Fifty-three countries worldwide are proud to have pavilions at the upcoming 2015 Venice Biennale, considered by many the Olympics of the contemporary art world.
Kenya, whose artists have only recently begun to make a name for themselves internationally, mounted its third pavilion this year. But when Kenyan artist Wambui Kamiru saw the 2015 pavilion lineup, she was furious to find only one artist was actually Kenyan.
“It is like people have just chosen to step into my space and decided that I do not exist as a Kenyan artist," said Kamiru, a Nairobi-based abstract impressionist whose work addresses topics of colonialism and African independence. "They thought it was all right to bring somebody from another country to represent my voice, so of course I felt naturally angry about it. That is my flag, not someone else’s flag.”
Of the eight artists featured in the Kenyan pavilion, six are Chinese, and only one ethnic Kenyan, Switzerland-based Yvonne Amolo — "a film maker, radio presenter, actress, dancer, fashion designer and yodeler" — made the list. According to one news report, Amolo lacks close ties to the contemporary Kenyan art world.
Armando Tanzini, an Italian-born painter and sculptor who has worked in coastal Kenya for decades, and whose work was featured in past Biennale pavilions, is the only other Kenyan citizen who made the 2015 roster. According to Africa Is a Country, a digital journal on contemporary African art and culture, Tanzini is also a wealthy hotelier who is running this year's pavilion.
While this year's Biennale doesn't kick-off until May 9, the Kenyan pavilion has already caused such uproar that Hassan Wario, Kenya’s minister of culture, announced the government is officially disowning it.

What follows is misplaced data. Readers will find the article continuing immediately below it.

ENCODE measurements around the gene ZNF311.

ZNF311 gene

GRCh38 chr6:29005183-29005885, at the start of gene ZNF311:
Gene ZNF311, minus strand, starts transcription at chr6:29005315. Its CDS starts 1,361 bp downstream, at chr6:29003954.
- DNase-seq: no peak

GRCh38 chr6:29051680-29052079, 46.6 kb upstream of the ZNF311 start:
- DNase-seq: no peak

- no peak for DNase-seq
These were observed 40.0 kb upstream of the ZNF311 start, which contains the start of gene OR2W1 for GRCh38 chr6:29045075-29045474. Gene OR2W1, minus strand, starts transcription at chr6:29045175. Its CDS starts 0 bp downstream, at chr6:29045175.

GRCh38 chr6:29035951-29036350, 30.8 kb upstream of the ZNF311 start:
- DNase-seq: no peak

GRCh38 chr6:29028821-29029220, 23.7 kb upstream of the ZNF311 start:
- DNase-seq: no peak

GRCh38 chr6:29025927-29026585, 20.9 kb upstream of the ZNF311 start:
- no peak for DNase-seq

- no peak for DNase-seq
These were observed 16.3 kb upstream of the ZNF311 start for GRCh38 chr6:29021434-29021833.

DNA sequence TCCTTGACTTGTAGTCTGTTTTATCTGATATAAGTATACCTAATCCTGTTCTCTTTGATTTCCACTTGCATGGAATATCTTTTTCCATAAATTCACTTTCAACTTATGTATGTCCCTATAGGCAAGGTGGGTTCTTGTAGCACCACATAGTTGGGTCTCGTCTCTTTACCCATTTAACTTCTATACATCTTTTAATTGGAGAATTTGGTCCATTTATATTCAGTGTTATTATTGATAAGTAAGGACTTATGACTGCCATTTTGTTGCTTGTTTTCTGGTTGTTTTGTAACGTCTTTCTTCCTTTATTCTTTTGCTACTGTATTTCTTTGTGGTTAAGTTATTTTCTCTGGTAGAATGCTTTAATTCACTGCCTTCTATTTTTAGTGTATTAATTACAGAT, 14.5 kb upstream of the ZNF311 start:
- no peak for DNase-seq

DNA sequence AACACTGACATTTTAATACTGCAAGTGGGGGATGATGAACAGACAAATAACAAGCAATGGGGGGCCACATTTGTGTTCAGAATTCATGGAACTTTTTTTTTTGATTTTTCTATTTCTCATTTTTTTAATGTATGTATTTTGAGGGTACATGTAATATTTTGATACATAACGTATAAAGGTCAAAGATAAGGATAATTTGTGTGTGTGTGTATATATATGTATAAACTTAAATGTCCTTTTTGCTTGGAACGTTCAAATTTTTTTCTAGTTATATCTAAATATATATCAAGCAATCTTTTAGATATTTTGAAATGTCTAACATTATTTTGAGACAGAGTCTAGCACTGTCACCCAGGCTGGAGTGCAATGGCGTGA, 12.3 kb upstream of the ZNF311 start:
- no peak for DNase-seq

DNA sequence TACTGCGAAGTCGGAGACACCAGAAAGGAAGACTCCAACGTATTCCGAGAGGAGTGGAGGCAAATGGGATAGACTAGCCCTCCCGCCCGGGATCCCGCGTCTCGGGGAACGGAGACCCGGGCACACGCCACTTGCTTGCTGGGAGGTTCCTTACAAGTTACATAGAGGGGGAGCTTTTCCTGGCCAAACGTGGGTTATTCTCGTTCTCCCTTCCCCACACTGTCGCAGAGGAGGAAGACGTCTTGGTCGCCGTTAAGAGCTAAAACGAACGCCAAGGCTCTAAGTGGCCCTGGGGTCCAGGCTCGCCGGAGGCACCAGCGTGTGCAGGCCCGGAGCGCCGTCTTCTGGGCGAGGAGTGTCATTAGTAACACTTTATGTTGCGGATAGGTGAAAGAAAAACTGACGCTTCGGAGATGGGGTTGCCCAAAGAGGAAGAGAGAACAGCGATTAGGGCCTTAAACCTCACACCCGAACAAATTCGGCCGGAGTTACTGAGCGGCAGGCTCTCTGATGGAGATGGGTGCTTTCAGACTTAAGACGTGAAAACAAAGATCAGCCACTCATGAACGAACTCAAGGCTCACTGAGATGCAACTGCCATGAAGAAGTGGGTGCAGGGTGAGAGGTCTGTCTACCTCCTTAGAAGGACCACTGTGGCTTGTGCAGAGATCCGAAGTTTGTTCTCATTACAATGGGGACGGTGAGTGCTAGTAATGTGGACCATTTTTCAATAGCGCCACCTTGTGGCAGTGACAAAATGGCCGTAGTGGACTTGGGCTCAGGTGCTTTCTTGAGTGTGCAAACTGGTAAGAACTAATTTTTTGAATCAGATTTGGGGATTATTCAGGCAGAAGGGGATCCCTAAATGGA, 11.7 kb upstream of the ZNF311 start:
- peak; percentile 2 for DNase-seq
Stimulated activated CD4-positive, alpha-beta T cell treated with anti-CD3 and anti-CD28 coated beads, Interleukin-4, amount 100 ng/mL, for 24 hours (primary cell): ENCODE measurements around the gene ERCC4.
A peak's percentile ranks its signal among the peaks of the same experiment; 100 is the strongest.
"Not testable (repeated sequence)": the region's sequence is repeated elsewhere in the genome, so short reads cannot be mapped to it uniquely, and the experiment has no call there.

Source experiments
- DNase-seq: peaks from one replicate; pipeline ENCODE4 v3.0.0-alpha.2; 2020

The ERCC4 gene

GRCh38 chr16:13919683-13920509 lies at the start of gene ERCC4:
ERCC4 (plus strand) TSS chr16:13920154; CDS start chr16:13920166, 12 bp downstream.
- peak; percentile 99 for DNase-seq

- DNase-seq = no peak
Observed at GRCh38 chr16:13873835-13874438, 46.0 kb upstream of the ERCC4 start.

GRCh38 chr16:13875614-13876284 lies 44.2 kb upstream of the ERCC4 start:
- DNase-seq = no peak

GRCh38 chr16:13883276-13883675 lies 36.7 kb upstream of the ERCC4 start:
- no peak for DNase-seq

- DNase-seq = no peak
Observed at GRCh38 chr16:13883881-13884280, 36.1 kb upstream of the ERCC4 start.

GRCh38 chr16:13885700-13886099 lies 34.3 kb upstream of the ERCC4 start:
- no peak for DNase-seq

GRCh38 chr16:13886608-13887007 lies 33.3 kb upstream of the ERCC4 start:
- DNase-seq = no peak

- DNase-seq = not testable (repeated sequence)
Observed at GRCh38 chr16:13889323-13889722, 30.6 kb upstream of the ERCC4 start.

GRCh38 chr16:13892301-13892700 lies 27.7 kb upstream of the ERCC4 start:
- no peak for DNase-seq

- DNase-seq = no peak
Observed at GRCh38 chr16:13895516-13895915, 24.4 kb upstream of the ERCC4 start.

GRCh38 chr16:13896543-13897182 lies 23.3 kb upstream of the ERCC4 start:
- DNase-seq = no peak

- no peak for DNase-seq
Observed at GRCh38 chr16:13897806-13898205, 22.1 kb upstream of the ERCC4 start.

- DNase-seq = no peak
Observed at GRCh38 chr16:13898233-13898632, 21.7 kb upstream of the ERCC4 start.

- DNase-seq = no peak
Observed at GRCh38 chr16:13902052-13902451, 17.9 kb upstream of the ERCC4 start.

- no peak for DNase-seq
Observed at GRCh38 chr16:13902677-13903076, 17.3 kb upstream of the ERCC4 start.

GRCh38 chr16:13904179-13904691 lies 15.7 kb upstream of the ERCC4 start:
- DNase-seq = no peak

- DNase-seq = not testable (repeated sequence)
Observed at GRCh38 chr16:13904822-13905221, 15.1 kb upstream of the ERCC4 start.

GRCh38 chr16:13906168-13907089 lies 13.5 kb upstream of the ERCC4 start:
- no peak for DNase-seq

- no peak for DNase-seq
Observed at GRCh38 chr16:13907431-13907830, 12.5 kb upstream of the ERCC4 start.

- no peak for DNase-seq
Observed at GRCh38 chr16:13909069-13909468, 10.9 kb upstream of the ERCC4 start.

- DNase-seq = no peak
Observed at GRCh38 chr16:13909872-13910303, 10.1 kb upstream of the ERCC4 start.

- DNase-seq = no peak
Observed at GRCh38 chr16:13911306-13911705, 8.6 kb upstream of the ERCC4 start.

It is not clear exactly how the pavilion came to be dominated by Chinese artists. Tanzini has said he put thousands of dollars of his own money into the exhibition, without which it would not have happened at all.
But Sylvia Gichia, who heads the Nairobi-based Kuona Trust Centre for Visual Art in Kenya, says she would prefer to have no pavilion rather than a pavilion that looks like this one.
“We would much rather not be represented than be represented fraudulently and in the wrong way," she said. "Would we like it to be a Kenyan space? Yes. Would we like to have Kenyan artists in the pavilion? Absolutely. We just will not stand to be misrepresented.”
Kenya’s artists could certainly use the international exposure, she adds, explaining that that the country’s art scene is growing fast and attracting increased global recognition.
“It is buzzing. We are attracting a lot of international attention because of the actual work that is being created by artists from this space," she said. "International art buyers are buying work from the East African region. We have artists like Paul Onditi, Miriam Kyambi, James Muriuki, and the list can go on and on.”
This is not the first time foreign artists have stepped in to represent Kenya at Venice. The country’s 2013 pavilion was heavily Chinese as well.
Gichia is determined not to let it happen again; she and others in Kenya are working with the Italian embassy to figure out how to mount a more representative pavilion for the 2017 Biennale.
But doing so is an expensive undertaking. A visual artist who works from Kuona Trust, Thom Ogonga, is not convinced the government will pay for it, or that Kenya’s arts infrastructure is developed enough to put a pavilion together.
“We need to do a lot of housekeeping," he said. "For example, if somebody volunteers to fund a proper Kenyan pavilion in Venice, who is going to run with it? We do not even have a proper curator. We do not have an arts council. I think in Kenya what we need is to get our act together.”
As for this year’s Biennale pavilion, it will still be on display, but will no longer bear the Kenyan flag, which Gichia considers to be a victory in itself.